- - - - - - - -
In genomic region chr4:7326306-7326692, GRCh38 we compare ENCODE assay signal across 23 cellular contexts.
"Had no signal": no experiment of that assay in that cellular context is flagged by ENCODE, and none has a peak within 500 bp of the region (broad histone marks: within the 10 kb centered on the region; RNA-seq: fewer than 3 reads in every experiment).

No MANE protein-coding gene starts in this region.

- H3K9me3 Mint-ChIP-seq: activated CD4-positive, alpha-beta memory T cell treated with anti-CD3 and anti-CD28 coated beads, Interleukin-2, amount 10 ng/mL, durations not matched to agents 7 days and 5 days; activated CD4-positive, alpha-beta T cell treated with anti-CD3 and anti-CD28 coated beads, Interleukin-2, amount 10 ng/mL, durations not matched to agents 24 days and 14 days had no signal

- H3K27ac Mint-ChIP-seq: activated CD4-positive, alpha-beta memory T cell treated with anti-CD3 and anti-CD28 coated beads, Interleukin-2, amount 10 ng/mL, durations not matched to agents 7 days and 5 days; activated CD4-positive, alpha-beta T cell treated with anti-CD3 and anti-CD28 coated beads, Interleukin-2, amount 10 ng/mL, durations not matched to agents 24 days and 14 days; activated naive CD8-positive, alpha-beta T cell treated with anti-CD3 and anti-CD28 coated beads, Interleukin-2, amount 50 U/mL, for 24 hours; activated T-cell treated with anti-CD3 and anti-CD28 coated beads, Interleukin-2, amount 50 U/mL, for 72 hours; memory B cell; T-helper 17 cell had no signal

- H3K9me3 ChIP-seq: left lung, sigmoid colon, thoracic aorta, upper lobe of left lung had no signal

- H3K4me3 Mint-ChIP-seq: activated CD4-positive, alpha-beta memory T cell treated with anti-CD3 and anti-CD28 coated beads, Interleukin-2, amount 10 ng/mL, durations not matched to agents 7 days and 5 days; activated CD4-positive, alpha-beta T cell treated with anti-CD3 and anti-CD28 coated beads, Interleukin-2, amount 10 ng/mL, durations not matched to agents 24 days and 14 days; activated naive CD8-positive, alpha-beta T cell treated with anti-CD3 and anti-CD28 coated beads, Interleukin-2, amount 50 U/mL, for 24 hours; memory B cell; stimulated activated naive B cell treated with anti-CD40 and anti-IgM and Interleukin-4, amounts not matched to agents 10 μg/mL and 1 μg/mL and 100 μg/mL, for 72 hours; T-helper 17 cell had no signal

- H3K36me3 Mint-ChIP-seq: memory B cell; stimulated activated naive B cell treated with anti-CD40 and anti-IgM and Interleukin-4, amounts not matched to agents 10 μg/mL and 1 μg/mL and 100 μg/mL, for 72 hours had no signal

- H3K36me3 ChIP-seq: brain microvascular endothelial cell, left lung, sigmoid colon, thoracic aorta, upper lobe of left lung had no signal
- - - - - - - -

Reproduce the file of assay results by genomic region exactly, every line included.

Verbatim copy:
In genomic region chr4:7326306-7326692, GRCh38 we compare ENCODE assay signal across 23 cellular contexts.
"Had no signal": no experiment of that assay in that cellular context is flagged by ENCODE, and none has a peak within 500 bp of the region (broad histone marks: within the 10 kb centered on the region; RNA-seq: fewer than 3 reads in every experiment).

No MANE protein-coding gene starts in this region.

- H3K9me3 Mint-ChIP-seq: activated CD4-positive, alpha-beta memory T cell treated with anti-CD3 and anti-CD28 coated beads, Interleukin-2, amount 10 ng/mL, durations not matched to agents 7 days and 5 days; activated CD4-positive, alpha-beta T cell treated with anti-CD3 and anti-CD28 coated beads, Interleukin-2, amount 10 ng/mL, durations not matched to agents 24 days and 14 days had no signal

- H3K27ac Mint-ChIP-seq: activated CD4-positive, alpha-beta memory T cell treated with anti-CD3 and anti-CD28 coated beads, Interleukin-2, amount 10 ng/mL, durations not matched to agents 7 days and 5 days; activated CD4-positive, alpha-beta T cell treated with anti-CD3 and anti-CD28 coated beads, Interleukin-2, amount 10 ng/mL, durations not matched to agents 24 days and 14 days; activated naive CD8-positive, alpha-beta T cell treated with anti-CD3 and anti-CD28 coated beads, Interleukin-2, amount 50 U/mL, for 24 hours; activated T-cell treated with anti-CD3 and anti-CD28 coated beads, Interleukin-2, amount 50 U/mL, for 72 hours; memory B cell; T-helper 17 cell had no signal

- H3K9me3 ChIP-seq: left lung, sigmoid colon, thoracic aorta, upper lobe of left lung had no signal

- H3K4me3 Mint-ChIP-seq: activated CD4-positive, alpha-beta memory T cell treated with anti-CD3 and anti-CD28 coated beads, Interleukin-2, amount 10 ng/mL, durations not matched to agents 7 days and 5 days; activated CD4-positive, alpha-beta T cell treated with anti-CD3 and anti-CD28 coated beads, Interleukin-2, amount 10 ng/mL, durations not matched to agents 24 days and 14 days; activated naive CD8-positive, alpha-beta T cell treated with anti-CD3 and anti-CD28 coated beads, Interleukin-2, amount 50 U/mL, for 24 hours; memory B cell; stimulated activated naive B cell treated with anti-CD40 and anti-IgM and Interleukin-4, amounts not matched to agents 10 μg/mL and 1 μg/mL and 100 μg/mL, for 72 hours; T-helper 17 cell had no signal

- H3K36me3 Mint-ChIP-seq: memory B cell; stimulated activated naive B cell treated with anti-CD40 and anti-IgM and Interleukin-4, amounts not matched to agents 10 μg/mL and 1 μg/mL and 100 μg/mL, for 72 hours had no signal

- H3K36me3 ChIP-seq: brain microvascular endothelial cell, left lung, sigmoid colon, thoracic aorta, upper lobe of left lung had no signal